This is another screencast I did for a false beginner student who I asked to bring a song he liked and wanted to work with in the lesson, and it was “I have a dream” by Abba. For the lesson, amongst other things, I made a gap-fill exercise with Hot Potatoes for him. While he was working with the text I asked him to try and work out the meaning of some of the expressions and/or ask me questions about the ones he wants to know. I used Jing in this case to make a screencast explaining the exercises he had to do. As he was false beginner, most of the explanations are in Hungarian:

4. Another favourite of my teens was when we used Jing to rap. Here the procedure was again within a typical framework of 'giving them a model – analyising it – practising it – producing one together in class – producing their own'. In this case I used Jing to send them the one they produced together rapping it to them, while they had the task of highlighting stressed words in bold. Then using the same language structure they were asked to write their own rap and send it back using Jing. Not everyone did it, of course, but the use of an online tool was very motivating for them as well as allowed them to share their rap songs with much pride.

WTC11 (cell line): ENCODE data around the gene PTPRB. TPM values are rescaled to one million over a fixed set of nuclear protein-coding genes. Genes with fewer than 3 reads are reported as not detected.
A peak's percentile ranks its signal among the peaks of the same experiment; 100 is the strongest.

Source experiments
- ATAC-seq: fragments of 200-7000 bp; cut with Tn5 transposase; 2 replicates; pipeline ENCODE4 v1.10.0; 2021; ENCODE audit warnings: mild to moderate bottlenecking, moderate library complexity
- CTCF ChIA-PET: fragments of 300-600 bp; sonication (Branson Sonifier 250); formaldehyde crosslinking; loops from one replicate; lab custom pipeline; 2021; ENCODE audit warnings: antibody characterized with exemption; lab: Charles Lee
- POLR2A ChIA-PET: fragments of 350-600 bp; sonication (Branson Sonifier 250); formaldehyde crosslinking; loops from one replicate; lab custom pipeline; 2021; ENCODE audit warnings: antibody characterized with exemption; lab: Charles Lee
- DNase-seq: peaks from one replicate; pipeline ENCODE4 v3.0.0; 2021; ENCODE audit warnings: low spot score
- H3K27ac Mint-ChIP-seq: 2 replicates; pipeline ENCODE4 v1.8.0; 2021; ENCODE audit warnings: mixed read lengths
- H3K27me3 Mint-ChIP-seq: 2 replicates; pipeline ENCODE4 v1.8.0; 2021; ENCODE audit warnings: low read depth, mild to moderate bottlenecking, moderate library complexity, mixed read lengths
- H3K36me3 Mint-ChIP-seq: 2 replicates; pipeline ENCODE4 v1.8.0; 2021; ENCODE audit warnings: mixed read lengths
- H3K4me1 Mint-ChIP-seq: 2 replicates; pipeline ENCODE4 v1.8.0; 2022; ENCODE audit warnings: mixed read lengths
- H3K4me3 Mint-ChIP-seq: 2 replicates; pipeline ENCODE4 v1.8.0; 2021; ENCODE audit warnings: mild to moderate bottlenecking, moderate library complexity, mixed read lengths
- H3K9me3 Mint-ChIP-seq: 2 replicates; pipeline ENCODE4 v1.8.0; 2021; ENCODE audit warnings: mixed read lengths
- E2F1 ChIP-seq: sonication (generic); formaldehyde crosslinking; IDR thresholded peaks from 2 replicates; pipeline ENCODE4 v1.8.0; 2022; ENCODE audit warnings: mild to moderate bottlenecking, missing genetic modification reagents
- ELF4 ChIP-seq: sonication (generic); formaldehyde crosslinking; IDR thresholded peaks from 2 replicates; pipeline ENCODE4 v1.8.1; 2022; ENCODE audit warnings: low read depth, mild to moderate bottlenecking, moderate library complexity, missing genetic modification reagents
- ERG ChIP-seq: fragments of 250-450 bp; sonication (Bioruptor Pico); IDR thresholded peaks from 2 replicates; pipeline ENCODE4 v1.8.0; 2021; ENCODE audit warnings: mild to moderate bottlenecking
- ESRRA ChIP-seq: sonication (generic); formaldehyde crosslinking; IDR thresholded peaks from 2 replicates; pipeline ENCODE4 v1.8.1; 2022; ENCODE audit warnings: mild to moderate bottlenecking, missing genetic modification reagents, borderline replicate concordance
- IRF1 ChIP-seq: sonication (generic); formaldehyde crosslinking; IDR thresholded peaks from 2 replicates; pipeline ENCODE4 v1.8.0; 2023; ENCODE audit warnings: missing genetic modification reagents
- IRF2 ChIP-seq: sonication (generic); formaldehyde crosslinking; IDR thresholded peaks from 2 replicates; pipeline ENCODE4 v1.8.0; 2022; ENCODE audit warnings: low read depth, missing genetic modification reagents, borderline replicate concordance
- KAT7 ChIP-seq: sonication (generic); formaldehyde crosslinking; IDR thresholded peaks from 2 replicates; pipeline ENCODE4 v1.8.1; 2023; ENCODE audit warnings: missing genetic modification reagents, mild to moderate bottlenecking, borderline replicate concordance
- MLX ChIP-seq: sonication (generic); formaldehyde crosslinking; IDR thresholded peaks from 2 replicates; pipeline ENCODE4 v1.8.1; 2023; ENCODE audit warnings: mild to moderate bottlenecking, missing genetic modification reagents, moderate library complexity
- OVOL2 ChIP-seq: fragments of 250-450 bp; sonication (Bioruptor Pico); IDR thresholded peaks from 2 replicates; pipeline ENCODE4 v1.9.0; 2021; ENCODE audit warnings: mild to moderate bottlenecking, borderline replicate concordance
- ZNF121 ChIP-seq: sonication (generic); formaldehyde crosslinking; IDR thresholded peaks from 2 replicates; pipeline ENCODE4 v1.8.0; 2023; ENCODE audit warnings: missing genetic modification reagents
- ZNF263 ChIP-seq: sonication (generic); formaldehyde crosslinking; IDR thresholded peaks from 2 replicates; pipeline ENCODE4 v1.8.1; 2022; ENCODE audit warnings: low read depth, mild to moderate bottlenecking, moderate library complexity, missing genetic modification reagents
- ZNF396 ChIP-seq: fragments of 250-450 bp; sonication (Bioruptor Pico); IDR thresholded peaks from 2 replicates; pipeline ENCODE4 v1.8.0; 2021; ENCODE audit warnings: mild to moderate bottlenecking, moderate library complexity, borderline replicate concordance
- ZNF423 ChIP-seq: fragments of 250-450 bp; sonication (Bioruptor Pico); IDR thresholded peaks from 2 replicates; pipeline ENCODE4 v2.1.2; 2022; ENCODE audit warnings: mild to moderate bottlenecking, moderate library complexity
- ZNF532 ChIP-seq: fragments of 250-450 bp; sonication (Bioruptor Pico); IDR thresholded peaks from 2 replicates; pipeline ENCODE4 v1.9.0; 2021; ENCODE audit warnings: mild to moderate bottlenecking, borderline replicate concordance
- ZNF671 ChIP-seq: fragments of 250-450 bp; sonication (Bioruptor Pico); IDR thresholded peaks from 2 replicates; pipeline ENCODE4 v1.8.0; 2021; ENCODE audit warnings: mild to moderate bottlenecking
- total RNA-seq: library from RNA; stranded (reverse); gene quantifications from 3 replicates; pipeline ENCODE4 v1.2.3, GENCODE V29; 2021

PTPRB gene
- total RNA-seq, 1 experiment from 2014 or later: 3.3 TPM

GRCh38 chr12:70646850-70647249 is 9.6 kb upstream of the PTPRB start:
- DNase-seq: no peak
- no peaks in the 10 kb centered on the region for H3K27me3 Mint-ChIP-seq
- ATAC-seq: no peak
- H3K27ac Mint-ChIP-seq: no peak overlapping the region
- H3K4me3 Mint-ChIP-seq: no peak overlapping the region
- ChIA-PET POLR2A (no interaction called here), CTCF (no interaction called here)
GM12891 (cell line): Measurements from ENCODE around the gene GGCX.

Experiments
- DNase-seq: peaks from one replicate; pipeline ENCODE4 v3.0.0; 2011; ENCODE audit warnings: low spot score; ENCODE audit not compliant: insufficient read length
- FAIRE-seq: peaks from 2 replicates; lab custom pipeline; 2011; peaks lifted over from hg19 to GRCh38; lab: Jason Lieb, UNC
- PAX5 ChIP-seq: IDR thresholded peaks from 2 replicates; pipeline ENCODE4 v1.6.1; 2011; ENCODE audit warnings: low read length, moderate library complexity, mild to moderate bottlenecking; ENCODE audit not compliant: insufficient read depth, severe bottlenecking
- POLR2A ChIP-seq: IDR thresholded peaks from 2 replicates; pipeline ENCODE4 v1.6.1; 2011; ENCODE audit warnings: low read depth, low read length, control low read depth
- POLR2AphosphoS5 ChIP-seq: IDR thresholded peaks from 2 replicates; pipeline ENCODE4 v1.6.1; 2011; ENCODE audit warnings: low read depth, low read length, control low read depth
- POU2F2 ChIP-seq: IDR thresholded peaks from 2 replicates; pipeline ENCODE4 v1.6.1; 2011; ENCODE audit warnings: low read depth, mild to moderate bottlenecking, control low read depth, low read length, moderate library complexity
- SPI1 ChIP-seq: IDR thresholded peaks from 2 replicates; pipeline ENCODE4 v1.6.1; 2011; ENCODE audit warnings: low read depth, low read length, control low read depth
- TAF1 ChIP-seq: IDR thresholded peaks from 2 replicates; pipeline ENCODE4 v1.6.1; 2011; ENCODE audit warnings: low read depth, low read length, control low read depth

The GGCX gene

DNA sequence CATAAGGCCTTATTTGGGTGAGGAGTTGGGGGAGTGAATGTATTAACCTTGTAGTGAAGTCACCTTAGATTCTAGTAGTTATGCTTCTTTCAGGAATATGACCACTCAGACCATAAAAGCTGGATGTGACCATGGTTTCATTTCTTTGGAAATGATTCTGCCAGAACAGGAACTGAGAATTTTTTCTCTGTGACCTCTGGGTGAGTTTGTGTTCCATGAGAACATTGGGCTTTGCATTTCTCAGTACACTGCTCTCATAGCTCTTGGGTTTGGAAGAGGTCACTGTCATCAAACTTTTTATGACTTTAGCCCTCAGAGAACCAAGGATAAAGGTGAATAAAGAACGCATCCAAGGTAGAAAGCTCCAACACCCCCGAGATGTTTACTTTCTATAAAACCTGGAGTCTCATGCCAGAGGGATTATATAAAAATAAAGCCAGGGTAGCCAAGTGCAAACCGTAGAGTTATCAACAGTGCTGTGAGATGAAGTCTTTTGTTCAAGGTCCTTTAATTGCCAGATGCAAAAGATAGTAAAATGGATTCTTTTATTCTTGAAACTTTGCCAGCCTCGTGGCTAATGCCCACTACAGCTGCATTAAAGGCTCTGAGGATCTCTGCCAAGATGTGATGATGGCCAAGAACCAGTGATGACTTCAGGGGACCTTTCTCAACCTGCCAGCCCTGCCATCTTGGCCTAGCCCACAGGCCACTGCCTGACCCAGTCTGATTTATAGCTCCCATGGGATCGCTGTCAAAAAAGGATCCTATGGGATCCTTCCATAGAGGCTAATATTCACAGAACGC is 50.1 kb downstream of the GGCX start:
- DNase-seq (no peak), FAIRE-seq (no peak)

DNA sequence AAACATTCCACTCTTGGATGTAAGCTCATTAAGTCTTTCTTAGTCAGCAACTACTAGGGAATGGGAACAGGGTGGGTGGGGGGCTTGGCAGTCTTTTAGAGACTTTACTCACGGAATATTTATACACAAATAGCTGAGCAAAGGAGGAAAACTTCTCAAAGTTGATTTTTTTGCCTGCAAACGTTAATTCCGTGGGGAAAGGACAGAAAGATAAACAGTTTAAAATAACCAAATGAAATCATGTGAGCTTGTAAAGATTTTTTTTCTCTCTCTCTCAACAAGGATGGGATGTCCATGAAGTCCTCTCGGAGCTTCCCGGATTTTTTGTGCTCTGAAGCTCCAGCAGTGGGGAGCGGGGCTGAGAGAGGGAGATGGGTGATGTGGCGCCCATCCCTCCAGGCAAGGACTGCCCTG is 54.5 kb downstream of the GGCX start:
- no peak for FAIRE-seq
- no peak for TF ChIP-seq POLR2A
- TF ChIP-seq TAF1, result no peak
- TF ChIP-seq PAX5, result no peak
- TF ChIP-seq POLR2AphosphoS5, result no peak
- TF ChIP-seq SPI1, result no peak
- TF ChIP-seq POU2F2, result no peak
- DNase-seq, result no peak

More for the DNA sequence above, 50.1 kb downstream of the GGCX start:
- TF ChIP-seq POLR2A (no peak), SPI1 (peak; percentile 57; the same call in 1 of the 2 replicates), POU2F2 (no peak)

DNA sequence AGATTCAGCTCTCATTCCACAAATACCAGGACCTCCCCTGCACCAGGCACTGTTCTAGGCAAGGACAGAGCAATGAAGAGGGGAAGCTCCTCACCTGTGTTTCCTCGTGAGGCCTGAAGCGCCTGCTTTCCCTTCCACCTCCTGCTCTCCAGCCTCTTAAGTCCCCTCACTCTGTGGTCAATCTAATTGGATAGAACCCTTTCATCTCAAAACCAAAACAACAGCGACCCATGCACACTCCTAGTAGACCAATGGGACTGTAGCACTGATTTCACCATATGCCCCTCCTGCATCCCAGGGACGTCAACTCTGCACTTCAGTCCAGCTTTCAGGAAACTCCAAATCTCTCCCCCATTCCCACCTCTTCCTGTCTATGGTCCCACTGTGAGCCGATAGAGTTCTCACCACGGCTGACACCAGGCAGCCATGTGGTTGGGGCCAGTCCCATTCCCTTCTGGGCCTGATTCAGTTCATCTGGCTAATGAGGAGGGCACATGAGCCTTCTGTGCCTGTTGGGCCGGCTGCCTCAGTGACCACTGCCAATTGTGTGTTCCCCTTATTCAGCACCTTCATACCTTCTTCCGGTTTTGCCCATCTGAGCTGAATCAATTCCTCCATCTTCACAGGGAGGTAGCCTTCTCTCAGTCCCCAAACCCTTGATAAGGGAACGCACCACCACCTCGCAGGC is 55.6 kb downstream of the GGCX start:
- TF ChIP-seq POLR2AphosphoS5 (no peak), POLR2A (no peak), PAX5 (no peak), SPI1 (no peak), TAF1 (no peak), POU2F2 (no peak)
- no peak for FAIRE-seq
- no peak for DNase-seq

5. After some time of using Jing as a teaching tool, I encouraged learners to use it to collaborate with each other. I asked sts to choose an online tool that helps them along their studies. Then they used Jing to explain and share their thoughts on these tools explaining how they use them. You could also save these links on a class wiki or a class blog to make it easily accessible to them. Alternatively, students can also send these to each other. The same can be done with their favourite videos, including how they found the link, and explaining why they like them giving them extra speaking practice.